There are a few cases where the team will go through the effort of renaming the place something generic for the interim while seeking a new naming-rights sponsor. I don’t actually know whether a new sponsor would be more interested in buying the rights to a place that is currently called “Dr Pepper Ballpark” or “Frisco Park” or whatever, since one of the issues with used stadium names is that people eventually tend to forget to use the new ones. Not that naming-rights deals seem to have much basis in sense, anyhow.

      1. And don’t forget the absolute gold standard of this: the Great Western Forum which was still called that in 2003 despite Great Western having merged into Washington Mutual in 1997. Not sure how effective it was in the LA area but most people here thought LA named it that because it was out west and sounded cool.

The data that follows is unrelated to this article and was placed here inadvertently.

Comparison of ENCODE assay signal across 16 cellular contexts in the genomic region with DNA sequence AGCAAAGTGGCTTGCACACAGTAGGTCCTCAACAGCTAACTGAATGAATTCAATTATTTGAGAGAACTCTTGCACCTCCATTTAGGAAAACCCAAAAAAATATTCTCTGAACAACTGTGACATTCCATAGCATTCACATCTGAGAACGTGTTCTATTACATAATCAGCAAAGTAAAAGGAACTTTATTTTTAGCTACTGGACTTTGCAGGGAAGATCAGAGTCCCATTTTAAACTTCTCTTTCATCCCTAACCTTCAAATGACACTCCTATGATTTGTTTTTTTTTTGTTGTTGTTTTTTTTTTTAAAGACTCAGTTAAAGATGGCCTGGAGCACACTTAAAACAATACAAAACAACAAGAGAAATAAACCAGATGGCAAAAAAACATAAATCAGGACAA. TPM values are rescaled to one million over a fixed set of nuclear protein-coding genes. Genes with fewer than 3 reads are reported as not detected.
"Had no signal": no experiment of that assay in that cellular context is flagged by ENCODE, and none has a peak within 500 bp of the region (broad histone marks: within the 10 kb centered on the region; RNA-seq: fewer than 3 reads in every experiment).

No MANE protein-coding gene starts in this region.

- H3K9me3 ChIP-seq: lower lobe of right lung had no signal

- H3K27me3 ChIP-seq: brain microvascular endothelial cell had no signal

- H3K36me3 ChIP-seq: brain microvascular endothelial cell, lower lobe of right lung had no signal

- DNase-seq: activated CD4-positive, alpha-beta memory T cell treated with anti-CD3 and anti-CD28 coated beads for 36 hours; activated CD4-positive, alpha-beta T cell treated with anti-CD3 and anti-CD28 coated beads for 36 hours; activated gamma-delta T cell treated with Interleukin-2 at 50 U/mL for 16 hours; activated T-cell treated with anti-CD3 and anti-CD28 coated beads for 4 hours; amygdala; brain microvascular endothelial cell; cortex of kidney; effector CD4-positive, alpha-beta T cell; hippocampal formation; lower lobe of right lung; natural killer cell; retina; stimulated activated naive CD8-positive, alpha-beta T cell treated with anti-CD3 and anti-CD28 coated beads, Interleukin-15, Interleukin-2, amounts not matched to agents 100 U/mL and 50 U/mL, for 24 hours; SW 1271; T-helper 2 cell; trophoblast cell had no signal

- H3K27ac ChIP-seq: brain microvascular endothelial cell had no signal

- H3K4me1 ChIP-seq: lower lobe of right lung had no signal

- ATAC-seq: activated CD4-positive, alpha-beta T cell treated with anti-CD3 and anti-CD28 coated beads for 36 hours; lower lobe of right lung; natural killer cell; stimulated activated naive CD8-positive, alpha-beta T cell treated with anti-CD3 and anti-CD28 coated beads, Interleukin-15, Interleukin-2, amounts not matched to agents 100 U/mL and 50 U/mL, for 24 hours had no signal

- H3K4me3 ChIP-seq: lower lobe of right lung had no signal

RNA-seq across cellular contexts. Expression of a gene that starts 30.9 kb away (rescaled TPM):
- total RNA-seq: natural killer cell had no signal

2. Apropos of nothing, as an old Canadian expat I love the fact that for decades the CFL had two teams with the same name. The Saskatchewan Roughriders (still in existence) and the Ottawa Rough Riders.

    1. Sort of like the Dave Clark Five having 2 hits with 2 different songs sharing the same name (Everybody Knows).

  3. Maybe it’s like wearing your wedding ring mid divorce in the hope that it shows your ex that you still want to get together.

  4. It reminds me of when the Maloof Family put tarps over the old Kings sponsors and they fell off during a 2012 game.